He would not simply pray. He would not seek divine intervention. He would not stand in a pulpit and preach. He would be in front of a protest march, he would be making fiery speeches condemning the corruptors, he would use the media to blast those who would spew their vomit on the land. He would give interviews, organize local resistance, stand before public officials, use his power of persuasion and reason to try and make them aware of the consequences of their actions and to reverse their decisions.

The Peacemaker was an activist. He would seek to enact laws like the Endangered Species Act and the Clean Air Act. He would place himself in danger by stopping the murder of bears and wolves in their dens. He would somehow prevent those "hunters" from killing those animals from airplanes and helicopters. He would chain himself to a redwood or block a pipeline. He would demand a president be truthful and answer to his Russian connections. He would form alliances with other human and ecological rights groups and help build a national movement to march on Washington, the place of Ranatakaiius (the Town Destroyer) and stop him in his tracks.,

He would also use compassion, reason and music. His songs straightened the crooked body of Tadodaho, the evil dictator and could possibly work to restore sanity to the current president.

One thing is clear he would act.

Doug George-Kanentiio,Akwesasne Mohawk, is the vice-president of the Hiawatha Institute for Indigenous Knowledge. He has served as a Trustee for the National Museum of the American Indian, is a former land claims negotiator for the Mohawk Nation and is the author of numerous books and articles about the Mohawk people. He may be reached via e-mail at: Kanentiio@aol.com or by calling 315-415-7288. His address is: 2 Elm Court, Akwesasne Mohawk Territory, Akwesasne, ON K6H 5R7.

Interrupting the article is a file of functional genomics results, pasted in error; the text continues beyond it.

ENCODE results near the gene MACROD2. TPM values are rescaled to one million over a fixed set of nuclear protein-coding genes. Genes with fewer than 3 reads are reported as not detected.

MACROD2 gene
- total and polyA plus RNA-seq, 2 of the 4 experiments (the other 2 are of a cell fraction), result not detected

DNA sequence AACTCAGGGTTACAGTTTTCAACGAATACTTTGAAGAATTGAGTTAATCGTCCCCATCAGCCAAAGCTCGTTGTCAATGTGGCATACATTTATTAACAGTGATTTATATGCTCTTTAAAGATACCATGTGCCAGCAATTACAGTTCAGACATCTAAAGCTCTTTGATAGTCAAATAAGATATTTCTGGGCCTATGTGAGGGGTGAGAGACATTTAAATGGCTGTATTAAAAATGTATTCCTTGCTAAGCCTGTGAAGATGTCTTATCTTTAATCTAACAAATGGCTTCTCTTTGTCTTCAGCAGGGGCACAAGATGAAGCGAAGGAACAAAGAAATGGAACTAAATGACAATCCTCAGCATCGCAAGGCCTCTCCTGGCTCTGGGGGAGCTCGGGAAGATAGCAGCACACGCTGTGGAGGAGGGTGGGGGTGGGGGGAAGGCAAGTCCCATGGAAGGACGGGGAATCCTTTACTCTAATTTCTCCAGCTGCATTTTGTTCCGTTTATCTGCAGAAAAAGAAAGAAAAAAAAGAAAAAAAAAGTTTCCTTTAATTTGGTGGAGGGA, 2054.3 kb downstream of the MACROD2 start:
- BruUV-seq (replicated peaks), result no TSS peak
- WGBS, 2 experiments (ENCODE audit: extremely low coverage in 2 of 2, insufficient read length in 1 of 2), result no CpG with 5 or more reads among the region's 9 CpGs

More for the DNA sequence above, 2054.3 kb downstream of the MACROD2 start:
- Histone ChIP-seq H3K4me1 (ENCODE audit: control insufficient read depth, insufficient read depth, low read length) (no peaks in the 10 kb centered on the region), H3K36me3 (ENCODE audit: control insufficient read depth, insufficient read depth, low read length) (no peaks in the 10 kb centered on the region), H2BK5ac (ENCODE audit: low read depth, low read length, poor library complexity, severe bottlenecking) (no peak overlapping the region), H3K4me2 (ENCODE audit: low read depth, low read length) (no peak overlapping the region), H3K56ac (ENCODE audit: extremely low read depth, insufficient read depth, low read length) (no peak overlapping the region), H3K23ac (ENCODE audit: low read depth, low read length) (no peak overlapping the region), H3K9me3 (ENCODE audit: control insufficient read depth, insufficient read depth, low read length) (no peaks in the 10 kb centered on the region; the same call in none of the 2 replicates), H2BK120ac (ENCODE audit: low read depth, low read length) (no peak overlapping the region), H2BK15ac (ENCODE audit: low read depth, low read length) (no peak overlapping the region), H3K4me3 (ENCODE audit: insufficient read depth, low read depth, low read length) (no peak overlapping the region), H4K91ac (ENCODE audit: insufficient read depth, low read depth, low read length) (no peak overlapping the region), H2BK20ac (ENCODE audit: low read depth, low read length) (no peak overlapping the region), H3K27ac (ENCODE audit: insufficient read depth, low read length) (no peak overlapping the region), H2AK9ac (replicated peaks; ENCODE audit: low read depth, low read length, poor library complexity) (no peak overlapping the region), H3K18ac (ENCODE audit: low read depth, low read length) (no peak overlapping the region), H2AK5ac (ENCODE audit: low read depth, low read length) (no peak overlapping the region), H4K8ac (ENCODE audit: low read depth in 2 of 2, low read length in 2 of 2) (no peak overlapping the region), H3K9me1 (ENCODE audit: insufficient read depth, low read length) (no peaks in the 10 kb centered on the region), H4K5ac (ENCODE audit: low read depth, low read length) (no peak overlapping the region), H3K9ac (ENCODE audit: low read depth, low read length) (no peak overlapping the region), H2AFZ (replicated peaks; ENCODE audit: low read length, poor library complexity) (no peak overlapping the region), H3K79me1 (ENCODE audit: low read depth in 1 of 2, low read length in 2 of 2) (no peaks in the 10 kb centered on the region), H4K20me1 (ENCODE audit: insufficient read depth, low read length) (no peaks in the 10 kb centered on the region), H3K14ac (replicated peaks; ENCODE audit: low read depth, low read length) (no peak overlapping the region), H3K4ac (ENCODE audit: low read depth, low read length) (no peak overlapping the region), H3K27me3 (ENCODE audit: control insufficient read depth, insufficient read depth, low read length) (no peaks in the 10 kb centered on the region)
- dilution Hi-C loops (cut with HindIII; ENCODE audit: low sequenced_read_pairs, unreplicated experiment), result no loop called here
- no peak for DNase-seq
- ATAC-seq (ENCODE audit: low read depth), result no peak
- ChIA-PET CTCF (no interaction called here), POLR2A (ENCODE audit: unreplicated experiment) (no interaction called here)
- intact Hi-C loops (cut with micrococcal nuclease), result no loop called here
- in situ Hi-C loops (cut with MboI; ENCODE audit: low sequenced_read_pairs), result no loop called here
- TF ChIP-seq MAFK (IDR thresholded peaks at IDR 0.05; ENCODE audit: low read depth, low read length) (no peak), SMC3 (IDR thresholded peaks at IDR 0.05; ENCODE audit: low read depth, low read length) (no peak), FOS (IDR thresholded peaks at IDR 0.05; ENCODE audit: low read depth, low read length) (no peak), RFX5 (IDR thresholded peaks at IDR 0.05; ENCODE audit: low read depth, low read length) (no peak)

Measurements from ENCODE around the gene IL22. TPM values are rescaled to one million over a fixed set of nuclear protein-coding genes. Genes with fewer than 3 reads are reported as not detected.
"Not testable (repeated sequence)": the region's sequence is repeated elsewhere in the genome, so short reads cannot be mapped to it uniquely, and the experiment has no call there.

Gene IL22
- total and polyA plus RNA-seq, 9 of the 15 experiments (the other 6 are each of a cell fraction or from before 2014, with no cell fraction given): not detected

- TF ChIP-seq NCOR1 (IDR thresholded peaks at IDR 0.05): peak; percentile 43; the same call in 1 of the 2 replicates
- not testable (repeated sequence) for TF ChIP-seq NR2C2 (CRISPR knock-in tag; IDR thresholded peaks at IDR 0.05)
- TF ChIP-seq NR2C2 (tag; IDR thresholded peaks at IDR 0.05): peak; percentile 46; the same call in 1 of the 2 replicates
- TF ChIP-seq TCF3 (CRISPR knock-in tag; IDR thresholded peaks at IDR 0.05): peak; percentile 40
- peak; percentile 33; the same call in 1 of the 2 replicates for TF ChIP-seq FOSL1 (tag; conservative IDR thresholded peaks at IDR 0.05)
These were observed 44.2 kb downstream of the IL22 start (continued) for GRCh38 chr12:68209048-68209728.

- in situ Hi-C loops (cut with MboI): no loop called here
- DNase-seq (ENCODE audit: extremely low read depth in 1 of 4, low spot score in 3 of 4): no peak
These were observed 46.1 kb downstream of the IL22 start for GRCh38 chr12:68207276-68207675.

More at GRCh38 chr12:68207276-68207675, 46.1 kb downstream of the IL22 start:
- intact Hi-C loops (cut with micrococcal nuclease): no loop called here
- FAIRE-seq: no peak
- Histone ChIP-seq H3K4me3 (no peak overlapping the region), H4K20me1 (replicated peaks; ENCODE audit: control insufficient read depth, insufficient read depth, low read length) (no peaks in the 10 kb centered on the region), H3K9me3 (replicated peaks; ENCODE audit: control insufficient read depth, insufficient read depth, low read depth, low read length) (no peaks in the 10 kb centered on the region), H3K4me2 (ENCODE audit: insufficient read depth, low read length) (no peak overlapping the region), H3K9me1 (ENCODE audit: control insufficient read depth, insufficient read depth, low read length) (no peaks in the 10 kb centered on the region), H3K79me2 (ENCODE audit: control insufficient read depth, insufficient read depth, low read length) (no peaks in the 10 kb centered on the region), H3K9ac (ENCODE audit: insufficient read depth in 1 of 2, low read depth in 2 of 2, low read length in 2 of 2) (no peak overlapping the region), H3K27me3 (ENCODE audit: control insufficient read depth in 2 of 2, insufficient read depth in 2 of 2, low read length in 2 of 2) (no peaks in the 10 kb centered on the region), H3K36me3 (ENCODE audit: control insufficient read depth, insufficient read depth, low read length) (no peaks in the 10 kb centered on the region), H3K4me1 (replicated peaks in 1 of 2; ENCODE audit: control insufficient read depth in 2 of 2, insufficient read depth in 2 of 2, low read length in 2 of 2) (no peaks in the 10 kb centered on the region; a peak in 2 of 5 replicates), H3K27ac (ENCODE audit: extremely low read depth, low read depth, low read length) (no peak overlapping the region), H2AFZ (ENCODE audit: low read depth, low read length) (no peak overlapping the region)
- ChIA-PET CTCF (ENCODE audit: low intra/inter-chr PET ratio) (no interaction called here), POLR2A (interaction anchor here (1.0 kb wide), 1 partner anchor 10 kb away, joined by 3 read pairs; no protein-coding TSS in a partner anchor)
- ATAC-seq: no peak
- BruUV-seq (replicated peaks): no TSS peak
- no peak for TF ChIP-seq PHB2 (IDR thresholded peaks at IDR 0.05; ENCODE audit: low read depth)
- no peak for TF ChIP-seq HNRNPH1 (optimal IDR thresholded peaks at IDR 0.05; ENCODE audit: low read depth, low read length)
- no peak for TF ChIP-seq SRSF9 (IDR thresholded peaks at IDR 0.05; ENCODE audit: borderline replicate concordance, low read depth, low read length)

More from Doug George-Kanentiio:
Doug George-Kanentiio: Sixties Scoop survivors win long battle with court decision (03/06)
Doug George-Kanentiio: Protecting Mother Earth and our lifegivers (01/24)
Doug George-Kanentiio: Author Joseph Boyden exploits mythical Native identity (01/06)
Doug George-Kanentiio: Iroquois prophecies warn of grave dangers (12/2)
Doug George-Kanentiio: For those standing with Standing Rock (11/23)
Doug George-Kanentiio: The war on Natives and our Earth begins (11/9)
Doug George-Kanentiio: A voice for residential school survivors (10/19)
Doug George-Kanentiio: We all must do our part for Standing Rock (10/07)
Doug George-Kanentiio: Prophecy and the people at Standing Rock (09/15)
Doug George-Kanentiio: Lacrosse must be returned to rightful place at Olympics (08/16)
Doug George-Kanentiio: Iroquois people are well versed in the illegal immigration experience (08/04)
Doug George-Kanentiio: Donald Trump and his campaign of hatred (7/25)
Doug George-Kanentiio: Native people bear terrible burden in U.S. (06/13)
Doug George-Kanentiio: Hillary Clinton is clear choice for Iroquois (6/8)
Doug George-Kanentiio: Mohawk actor Jay Silverheels was more than famous 'Tonto' role (05/23)
Doug George-Kanentiio: Restoring some balance to Native nations (04/18)
Doug George-Kanentiio: Mohawks must reclaim powerful names (03/15)
Doug George-Kanentiio: Town repays Oneida Nation with racism (02/11)
Doug George-Kanentiio: Oscar boycott ignores plight of Native people (01/20)
Doug George-Kanentiio: All genders respected in tribal societies (01/12)
Doug George-Kanentiio: Onondaga Nation brings honor to us all (10/01)
Doug George-Kanentiio: Iroquois Nationals score silver at games (09/28)
Doug George-Kanentiio: A historic opening for lacrosse games (09/24)
Doug George-Kanentiio: Onondaga Nation hosts lacrosse games (09/22)
Doug George-Kanentiio: In the golden era of Iroquois lacrosse (08/12)